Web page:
A study of over 200,000 people found no evidence that vaccinations increase the risk of developing multiple sclerosis, or the onset of an initial MS episode.
Recently, the WHO declared vaccine hesitancy one of the top ten international public health problems. They report the crisis is man-made, unnecessary and dangerous. Researchers are calling on search engines and social media organizations to do more to stem anti-vaccine rhetoric, and stop the spread of disinformation surrounding vaccinations. They also call for governments to better support mandatory immunization programs.
Current vaccination policies are not sufficient to eliminate measles or prevent against future epidemics in the developed world, researchers report. Introducing compulsory vaccinations before entering school would allow the US, UK and Ireland to reach stable levels of herd immunity in the next ten years, thus helping to avoid future epidemics of the most lethal vaccine-preventable disease.
Another new study refutes claims of a link between the MMR vaccine and autism. The study reports no link has been found between MMR and an increased autism risk, even in children with other risk factors for ASD. Researchers also reported, in a subgroup of girls, the MMR vaccine reduced the risk of autism by between 16% and 21%. No link was found between other vaccinations, such as Hib and DTaP, and an increased risk of ASD.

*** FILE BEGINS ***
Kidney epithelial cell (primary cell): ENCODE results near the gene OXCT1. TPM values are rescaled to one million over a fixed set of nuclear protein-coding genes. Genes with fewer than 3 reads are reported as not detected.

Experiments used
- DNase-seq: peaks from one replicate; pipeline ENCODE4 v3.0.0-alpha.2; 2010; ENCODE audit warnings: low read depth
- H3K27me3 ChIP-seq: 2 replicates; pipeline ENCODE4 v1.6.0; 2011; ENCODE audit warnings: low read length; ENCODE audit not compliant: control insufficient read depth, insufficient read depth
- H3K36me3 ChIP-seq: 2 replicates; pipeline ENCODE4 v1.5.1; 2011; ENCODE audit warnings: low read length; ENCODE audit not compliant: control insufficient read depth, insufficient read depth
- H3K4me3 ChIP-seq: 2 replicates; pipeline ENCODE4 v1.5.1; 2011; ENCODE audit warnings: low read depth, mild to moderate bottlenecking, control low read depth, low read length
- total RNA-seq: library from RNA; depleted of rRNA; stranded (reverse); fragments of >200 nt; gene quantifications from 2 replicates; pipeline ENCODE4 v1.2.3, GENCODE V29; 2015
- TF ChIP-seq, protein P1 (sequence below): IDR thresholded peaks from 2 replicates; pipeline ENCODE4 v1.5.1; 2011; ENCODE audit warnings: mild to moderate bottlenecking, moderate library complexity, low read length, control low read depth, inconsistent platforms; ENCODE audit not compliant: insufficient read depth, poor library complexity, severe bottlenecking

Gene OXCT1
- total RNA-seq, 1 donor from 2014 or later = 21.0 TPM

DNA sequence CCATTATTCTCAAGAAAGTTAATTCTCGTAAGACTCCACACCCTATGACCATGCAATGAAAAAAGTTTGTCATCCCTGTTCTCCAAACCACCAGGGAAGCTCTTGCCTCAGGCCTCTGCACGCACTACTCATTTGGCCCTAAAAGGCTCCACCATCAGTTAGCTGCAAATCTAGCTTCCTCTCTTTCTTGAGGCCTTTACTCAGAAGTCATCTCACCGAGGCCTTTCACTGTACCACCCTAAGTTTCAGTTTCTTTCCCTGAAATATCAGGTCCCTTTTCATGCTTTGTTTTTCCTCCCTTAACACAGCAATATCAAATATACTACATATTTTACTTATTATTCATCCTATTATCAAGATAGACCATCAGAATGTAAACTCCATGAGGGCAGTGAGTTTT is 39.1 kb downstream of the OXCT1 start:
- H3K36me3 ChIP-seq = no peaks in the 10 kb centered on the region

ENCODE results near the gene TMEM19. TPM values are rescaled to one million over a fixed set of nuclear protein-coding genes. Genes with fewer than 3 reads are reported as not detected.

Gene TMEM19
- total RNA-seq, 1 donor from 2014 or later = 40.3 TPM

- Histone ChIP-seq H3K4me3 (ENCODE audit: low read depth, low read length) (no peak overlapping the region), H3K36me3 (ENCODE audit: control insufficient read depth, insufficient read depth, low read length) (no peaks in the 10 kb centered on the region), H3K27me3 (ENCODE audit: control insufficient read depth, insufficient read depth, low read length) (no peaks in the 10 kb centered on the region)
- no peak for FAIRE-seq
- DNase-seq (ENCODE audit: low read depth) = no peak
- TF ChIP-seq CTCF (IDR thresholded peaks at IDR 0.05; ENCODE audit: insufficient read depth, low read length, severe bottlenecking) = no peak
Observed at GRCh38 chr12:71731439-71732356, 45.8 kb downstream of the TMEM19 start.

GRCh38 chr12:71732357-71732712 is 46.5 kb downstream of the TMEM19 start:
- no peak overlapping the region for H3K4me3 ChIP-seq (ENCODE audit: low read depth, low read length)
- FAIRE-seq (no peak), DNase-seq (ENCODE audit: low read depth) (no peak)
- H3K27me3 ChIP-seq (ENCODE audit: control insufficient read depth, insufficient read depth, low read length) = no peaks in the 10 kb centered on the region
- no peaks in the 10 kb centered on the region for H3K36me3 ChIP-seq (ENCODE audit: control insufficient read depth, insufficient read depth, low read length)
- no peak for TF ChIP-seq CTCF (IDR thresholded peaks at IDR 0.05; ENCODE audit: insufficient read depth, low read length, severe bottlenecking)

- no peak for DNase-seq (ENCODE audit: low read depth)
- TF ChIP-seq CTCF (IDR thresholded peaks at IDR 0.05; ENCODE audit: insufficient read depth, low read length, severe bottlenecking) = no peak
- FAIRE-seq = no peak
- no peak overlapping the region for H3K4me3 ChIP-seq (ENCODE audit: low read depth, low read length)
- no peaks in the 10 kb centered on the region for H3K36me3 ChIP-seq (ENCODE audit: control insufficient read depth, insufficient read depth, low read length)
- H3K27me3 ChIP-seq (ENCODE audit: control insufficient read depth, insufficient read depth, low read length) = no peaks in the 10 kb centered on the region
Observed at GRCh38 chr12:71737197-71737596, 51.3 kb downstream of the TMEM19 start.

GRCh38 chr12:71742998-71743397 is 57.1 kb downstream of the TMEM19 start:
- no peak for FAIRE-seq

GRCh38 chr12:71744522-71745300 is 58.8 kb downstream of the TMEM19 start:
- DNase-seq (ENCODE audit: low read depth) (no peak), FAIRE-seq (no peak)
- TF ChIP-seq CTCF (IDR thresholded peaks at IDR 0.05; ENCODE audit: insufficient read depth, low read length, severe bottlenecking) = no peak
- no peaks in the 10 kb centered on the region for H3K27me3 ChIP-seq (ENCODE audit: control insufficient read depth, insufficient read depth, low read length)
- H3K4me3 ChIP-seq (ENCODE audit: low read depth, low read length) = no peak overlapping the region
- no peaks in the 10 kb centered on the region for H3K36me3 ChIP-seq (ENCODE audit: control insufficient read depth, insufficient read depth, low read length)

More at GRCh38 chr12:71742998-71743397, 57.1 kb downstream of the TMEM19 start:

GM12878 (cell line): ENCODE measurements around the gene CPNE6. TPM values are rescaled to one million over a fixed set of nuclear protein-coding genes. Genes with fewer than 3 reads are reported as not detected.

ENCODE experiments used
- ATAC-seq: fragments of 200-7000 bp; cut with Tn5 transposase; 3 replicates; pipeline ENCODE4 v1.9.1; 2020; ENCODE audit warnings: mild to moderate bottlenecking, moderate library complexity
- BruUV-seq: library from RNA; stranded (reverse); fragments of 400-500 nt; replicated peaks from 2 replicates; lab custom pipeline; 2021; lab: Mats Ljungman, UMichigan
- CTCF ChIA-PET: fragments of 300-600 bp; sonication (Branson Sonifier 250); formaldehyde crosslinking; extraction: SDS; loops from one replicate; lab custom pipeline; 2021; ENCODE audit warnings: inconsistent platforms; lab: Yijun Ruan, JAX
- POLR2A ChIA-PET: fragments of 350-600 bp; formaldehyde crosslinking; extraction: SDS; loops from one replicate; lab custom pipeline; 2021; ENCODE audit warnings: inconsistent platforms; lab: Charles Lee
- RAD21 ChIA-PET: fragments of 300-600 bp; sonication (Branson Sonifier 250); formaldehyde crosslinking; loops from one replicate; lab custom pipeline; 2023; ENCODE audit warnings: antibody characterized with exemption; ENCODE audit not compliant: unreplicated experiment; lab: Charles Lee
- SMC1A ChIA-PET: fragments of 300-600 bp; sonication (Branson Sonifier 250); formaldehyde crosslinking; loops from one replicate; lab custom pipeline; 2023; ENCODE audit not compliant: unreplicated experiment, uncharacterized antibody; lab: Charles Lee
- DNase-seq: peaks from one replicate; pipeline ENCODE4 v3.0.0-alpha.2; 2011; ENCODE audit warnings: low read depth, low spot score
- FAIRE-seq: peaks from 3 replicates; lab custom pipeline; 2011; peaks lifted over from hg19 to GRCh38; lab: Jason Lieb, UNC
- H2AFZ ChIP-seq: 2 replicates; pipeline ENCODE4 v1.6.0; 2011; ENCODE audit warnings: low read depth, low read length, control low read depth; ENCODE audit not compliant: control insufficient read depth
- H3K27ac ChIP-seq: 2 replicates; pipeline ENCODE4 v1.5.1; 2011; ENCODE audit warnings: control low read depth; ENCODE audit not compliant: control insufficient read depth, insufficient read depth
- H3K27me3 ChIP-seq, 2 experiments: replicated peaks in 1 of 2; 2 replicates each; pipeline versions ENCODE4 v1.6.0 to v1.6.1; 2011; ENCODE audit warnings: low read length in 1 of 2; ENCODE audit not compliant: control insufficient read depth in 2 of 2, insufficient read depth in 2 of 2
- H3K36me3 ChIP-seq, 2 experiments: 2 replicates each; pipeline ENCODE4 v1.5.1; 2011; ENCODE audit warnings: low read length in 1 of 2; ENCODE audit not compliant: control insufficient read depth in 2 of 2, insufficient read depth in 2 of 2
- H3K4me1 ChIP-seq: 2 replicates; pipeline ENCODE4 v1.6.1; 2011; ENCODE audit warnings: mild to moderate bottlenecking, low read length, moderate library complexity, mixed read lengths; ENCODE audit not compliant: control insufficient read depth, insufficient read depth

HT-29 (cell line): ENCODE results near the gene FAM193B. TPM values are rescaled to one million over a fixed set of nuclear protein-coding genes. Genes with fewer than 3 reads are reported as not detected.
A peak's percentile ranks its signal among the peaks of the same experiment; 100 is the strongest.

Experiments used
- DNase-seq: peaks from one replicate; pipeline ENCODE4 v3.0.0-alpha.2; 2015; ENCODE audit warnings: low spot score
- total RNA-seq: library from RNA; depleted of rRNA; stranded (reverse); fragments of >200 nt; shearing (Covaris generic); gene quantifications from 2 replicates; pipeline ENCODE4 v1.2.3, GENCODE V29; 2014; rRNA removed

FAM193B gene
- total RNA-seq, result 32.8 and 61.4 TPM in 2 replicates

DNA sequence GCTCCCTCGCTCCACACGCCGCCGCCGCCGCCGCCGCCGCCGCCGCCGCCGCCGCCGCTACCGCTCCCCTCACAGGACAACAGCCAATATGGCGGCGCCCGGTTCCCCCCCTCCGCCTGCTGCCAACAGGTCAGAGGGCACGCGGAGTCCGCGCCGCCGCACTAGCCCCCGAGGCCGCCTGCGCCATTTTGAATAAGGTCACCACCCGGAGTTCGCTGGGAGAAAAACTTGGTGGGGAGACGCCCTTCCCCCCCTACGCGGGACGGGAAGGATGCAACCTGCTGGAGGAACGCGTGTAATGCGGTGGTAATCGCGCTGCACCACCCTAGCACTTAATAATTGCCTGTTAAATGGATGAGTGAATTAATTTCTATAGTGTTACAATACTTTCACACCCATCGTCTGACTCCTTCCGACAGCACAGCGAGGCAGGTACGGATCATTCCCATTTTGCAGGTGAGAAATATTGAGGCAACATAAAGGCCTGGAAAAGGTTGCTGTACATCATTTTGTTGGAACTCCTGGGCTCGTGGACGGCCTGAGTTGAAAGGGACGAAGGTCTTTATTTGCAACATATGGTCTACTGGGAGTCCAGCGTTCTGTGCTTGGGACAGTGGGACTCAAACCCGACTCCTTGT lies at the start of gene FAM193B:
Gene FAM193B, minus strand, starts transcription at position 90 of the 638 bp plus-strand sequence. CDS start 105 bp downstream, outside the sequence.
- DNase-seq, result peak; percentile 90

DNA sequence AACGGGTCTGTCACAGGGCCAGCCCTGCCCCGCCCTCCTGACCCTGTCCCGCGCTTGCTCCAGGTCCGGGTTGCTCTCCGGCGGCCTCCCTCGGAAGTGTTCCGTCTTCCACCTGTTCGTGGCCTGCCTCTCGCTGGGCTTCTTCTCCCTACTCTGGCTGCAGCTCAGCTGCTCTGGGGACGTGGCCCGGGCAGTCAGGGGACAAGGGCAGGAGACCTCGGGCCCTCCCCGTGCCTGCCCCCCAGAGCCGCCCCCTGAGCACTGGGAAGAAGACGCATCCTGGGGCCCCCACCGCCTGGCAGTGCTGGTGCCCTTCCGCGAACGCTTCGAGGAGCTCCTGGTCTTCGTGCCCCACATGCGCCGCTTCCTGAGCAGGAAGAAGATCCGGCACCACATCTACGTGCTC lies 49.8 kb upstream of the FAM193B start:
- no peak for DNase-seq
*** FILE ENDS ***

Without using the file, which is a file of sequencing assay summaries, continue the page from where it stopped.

According to researchers, over 50% of people in some European countries still believe the myth that vaccines cause autism, despite the claim being widely discredited. A new paper looks at why so many people may still believe the vaccine-autism link is real.
A new discovery about immune response in infants may help improve vaccine efficacy, researchers report.
Despite the fact papers continue to expose the misinformation linking vaccinations to autism, many people still believe there is a correlation between the two. Researchers found many people get misinformed advice from online resources with negative stances on vaccinations. While using search engines to find negative vaccine advice is common, researchers believe monitoring search results could be useful in identifying people and countries at greatest risk of vaccine misinformation.
Researchers say better adherence to vaccines is needed to help prevent measles epidemics occurring in the U.S.